Introducing The Right Things At The Right Time

Long-Term Athlete Development (LTAD) is the smarter and healthier way to set athletes on the path for success. We focus on developing the athlete first, followed by sport-specific attributes in a progressive and effective manner. Using this approach for our players enables us to focus on each individual, introducing the right things at the right time.

By taking into consideration an athlete’s biological age verses chronological age, for example, we’re able to identify the key windows when he/she should be training for speed and agility, emphasize the fundamentals and address any needs necessary along what we call the Functional Continuum.

Long-Term Athlete Development Peak Height Velocity Curve

For those not familiar, Long Term Athlete Development is applicable for both recreational and professional players and is beneficial for all ages. Simply put, athletes require different motor patterns introduced in their lives in order for their bodies to efficiently and successfully perform.

It’s common knowledge that well-rounded multi-sport athletes have an advantage. Ask a Division 1 coach if he or she would prefer a one-sport athlete or a multi-sport athlete that can effectively adjust to different positions easier. The reason being is that their bodies are developed to have more physical literacy to sustain what is being asked of them.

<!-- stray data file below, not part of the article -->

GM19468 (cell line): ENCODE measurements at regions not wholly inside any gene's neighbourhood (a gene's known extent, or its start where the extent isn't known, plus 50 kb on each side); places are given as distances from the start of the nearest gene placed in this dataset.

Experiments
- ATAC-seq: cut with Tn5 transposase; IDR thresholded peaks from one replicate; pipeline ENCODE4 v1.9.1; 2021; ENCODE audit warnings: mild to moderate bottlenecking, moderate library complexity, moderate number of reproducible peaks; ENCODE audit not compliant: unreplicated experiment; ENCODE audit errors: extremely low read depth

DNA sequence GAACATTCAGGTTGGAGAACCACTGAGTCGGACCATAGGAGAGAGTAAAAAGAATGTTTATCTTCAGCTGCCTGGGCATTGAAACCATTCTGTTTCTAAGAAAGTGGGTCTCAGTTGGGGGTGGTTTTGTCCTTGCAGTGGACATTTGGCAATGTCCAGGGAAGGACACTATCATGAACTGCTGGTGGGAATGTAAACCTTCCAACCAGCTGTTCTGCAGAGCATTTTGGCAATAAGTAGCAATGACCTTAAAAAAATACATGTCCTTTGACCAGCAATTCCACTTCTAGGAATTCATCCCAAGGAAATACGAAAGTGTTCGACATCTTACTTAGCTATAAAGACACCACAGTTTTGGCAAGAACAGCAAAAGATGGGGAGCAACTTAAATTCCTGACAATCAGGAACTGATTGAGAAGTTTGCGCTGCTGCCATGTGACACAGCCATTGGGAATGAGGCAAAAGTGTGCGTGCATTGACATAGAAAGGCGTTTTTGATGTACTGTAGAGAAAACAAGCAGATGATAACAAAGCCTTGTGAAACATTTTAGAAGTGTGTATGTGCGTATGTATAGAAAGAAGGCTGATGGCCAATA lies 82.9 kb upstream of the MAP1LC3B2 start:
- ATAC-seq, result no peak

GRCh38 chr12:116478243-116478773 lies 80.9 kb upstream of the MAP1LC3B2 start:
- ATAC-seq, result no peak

In addition to physical preparedness, players must also be ready for the mental challenges. The ability to maintain high levels of concentration, yet remain relaxed with the confidence to succeed, is a skill essential to long-term performance in sport — not to mention, transcend sport and affect everyday life. To develop the mental toughness for success at highest levels, training programs are required that address the specific gender and LTAD stage of players.

Evolving from having fun and respecting opponents to visualization and self awareness, to goal setting, relaxation and positive self-talk, mastering the mental challenge of sport are tested in increasingly difficult competitive environments. Ultimately, the planning, implementation, and refining of mental strategies for high-level competition will have a large impact on podium performances. (Wellness to World Cup 2008)